A second embodiment of trainer is seen in Figures 3 and 4 where tube 10 has a partial wall 11 across its cross-section providing a restricted gap 12 to generate resistance to air flow in the direction of the arrow 6.

Reeds 4 and 5 are mounted to be activated by that air flow as before but this time being mounted transversely to the direction of flow of the air in the wall 11.

In use the patient puts the end of the tube which is to the right in Figure 2 and the left in Figure 4 to his lips and inhales in such a way as to generate the desired tone. In simulating an exhalation meter he would place his lips to the right-hand end of the tube in Figure 2 or left in Figure 4 and exhale.

In variants, one end of the tube could be blocked with air passage being permitted only through the aperture in the cylindrical wall of the tube and this air passage could serve as the resistance-generating means: the signal generators could be mounted freely within the tube, with no aperture in the cylindrical wall and resistance being provided, if desired, by a partial cross wall or end wall as in the above embodiments.

It is clear that the devices as shown in Figures 1-4 but modified by the removal of any substantial resistance to air may be used as an add-on mouthpiece 20 to an inspiratory flow meter diagrammatically <img class="EMIRef" id="024180972-00050001" />

<tb> indicated <SEP> at <SEP> 21 <SEP> in <SEP> Figure <SEP> 5 <SEP> with <SEP> air <SEP> entering <SEP> the <SEP> meter <tb> conventionally <SEP> at <SEP> its <SEP> far <SEP> end <SEP> as <SEP> indicated <SEP> by <SEP> arrows <tb> 22.

Alternatively as indicated in Figure 6 the reeds 4,5 may be incorporated either integrally or as a removable insert within the mouthpiece end of a meter 23.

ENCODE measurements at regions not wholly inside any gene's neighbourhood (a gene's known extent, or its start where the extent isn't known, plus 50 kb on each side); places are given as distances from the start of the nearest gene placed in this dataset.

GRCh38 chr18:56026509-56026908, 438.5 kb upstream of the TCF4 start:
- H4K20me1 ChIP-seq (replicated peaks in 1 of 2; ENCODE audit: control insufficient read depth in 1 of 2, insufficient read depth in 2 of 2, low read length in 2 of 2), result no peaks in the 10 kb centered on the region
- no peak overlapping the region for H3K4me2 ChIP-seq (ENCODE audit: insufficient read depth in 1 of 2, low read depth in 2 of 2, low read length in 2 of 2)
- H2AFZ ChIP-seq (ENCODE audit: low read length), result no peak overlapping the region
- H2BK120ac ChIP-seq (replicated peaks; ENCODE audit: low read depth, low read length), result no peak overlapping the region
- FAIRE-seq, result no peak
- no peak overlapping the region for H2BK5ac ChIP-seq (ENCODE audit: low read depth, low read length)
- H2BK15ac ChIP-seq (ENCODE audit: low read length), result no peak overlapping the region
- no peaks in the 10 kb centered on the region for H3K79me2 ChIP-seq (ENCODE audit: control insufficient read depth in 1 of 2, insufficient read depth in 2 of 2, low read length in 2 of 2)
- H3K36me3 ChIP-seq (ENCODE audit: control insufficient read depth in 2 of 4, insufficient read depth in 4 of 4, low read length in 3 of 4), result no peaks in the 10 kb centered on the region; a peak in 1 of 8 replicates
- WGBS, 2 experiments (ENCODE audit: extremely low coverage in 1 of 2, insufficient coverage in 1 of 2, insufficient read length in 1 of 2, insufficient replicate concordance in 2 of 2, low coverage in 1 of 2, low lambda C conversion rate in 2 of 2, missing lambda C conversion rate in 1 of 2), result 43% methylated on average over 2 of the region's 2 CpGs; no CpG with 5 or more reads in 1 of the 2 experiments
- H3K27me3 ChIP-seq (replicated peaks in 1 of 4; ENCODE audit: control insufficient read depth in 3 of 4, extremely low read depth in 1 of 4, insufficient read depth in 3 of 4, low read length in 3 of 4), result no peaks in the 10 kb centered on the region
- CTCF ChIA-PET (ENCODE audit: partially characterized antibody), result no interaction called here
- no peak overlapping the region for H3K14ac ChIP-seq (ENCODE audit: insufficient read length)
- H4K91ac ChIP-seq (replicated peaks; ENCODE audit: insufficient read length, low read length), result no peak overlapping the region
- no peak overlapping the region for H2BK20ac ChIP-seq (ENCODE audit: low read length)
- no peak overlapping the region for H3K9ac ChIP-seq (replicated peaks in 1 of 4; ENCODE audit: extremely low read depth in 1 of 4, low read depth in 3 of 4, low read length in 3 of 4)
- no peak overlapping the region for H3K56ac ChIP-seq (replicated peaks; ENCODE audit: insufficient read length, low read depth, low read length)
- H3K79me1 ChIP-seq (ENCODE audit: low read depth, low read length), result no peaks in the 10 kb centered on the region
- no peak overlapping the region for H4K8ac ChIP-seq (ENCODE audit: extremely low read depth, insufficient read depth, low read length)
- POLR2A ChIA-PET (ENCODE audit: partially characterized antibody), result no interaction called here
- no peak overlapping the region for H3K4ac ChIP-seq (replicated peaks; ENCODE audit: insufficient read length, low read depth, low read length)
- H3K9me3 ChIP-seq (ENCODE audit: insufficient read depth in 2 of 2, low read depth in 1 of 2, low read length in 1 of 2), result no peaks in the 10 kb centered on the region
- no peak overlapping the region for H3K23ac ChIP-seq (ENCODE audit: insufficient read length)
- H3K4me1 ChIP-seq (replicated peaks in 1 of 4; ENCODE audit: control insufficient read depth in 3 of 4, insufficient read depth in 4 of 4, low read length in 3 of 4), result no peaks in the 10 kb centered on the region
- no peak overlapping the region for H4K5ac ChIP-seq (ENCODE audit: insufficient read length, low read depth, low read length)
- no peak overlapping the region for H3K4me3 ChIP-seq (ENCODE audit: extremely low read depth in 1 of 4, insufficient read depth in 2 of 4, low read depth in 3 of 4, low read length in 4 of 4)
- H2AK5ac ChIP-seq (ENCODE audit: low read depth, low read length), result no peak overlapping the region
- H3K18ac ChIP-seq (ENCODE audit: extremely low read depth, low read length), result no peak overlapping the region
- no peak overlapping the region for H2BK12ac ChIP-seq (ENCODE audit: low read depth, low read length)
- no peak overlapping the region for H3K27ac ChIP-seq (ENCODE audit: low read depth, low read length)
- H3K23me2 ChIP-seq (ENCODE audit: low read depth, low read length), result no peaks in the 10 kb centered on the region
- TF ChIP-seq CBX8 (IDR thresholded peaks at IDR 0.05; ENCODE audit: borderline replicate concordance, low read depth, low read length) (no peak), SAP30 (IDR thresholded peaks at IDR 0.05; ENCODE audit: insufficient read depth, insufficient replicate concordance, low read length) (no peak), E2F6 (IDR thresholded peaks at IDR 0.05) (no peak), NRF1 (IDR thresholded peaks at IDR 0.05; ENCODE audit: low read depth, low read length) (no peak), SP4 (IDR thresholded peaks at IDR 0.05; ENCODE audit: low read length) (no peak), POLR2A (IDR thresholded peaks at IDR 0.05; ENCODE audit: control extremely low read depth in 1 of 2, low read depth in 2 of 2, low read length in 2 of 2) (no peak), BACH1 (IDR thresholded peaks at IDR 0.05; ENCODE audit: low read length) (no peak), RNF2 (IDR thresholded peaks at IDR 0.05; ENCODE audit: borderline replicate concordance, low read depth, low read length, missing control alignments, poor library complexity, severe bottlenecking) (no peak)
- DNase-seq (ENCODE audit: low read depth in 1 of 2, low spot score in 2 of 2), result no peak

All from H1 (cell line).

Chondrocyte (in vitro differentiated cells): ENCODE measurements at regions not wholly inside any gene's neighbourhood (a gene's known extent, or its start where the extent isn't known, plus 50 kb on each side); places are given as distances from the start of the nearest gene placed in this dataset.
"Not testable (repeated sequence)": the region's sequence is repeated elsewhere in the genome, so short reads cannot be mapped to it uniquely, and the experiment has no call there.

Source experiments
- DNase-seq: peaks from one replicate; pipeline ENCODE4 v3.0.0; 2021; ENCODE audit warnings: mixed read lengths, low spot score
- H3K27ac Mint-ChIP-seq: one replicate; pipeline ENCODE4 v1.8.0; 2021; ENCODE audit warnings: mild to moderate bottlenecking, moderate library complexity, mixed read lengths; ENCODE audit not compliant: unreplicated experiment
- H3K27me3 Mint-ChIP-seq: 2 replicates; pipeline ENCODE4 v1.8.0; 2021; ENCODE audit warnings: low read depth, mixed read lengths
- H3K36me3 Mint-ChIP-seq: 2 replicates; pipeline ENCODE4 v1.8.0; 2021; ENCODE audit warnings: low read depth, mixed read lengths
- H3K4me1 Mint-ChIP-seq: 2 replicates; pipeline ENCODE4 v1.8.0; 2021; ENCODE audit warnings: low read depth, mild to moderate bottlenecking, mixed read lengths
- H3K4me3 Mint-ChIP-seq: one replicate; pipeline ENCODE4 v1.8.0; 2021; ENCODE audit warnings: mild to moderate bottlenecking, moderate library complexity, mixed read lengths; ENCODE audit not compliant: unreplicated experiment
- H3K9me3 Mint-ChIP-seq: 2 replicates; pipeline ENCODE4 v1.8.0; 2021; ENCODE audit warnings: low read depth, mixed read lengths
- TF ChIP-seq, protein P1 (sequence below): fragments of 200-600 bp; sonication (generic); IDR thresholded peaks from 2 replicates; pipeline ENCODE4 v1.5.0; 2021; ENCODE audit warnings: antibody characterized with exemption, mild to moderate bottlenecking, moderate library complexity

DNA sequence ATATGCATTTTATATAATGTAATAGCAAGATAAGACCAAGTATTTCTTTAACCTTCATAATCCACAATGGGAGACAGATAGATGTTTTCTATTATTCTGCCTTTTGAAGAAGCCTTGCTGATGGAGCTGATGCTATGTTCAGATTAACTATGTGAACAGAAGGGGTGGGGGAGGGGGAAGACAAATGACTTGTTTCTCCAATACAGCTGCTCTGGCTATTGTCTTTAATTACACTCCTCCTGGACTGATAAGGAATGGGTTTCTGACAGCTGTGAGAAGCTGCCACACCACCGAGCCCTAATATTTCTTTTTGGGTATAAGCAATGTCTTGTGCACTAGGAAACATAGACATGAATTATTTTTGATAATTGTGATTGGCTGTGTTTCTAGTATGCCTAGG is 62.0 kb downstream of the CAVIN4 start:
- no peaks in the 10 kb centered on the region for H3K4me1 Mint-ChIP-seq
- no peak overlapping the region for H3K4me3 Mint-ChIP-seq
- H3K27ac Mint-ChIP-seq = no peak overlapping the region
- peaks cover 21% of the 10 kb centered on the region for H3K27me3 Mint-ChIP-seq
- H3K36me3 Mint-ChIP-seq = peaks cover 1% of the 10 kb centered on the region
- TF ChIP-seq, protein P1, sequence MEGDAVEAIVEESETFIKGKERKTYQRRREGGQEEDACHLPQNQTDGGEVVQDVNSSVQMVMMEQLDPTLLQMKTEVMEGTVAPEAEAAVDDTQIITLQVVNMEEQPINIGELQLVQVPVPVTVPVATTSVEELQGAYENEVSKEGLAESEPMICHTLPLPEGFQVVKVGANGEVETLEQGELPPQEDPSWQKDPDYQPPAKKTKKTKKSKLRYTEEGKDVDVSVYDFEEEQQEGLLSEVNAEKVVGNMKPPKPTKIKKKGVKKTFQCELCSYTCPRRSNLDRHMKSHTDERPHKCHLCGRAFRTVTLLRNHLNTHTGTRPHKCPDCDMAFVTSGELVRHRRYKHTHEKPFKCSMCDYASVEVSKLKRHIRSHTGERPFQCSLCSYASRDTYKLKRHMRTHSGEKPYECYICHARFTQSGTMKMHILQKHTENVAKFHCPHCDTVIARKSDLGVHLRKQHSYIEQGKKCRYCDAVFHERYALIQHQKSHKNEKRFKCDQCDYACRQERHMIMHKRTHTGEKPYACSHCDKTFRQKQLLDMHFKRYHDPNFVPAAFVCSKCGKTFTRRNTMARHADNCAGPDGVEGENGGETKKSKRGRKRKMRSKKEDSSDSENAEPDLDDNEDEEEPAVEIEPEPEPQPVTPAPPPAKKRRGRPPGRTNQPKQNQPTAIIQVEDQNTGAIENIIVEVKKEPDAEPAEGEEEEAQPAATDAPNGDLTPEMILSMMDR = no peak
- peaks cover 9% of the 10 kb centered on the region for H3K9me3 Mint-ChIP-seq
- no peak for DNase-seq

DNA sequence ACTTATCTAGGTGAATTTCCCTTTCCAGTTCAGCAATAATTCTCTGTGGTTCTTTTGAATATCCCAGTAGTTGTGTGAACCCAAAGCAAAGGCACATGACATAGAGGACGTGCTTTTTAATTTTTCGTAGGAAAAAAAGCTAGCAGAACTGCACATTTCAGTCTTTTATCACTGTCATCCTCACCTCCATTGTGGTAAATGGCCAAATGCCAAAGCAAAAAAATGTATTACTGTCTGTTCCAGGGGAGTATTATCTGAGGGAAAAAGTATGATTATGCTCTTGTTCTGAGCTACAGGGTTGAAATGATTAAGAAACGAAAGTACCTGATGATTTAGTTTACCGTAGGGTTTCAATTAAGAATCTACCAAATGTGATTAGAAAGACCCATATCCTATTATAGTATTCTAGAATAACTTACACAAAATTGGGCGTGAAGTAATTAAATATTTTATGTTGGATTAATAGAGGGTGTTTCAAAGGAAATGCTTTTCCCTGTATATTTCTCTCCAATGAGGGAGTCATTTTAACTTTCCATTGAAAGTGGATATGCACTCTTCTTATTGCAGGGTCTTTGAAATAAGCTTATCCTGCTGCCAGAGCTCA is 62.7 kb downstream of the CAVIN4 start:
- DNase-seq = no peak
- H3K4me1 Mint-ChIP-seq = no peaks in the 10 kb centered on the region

Claims (10)

  1. <img class="EMIRef" id="024180973-00060001" />
    <tb>
    CLAIMS <SEP> : <tb> <img class="EMIRef" id="024180973-00060002" />
    <tb> 1. <SEP> A <SEP> device <SEP> for <SEP> the <SEP> passage <SEP> of <SEP> respiratory <SEP> air <SEP> and <tb> which has two means of generating an audible signal upon excitation by air flow through the device, a combination of the signals from the respective devices or absence of one or more thereof indicating that air flow is respectively below, within, or above an optimal range of rates of such flow.
  2. 2. A device according to claim 1 wherein a first audible signal means is activated at and above a first flow rate and the second audible signal means is activated at and above a second flow rate higher than the first.
  3. 3. A device according to claim 1 or claim 2 wherein the audible signal means are whistles and/or reeds.
  4. 4. A device according to any one of the preceding claims wherein the respective signals generated are different from each other by being at different pitch.
  5. 5. A device according to any one of the preceding claims wherein the respective signals are different in character due to one being generated by a whistle and another by a reed.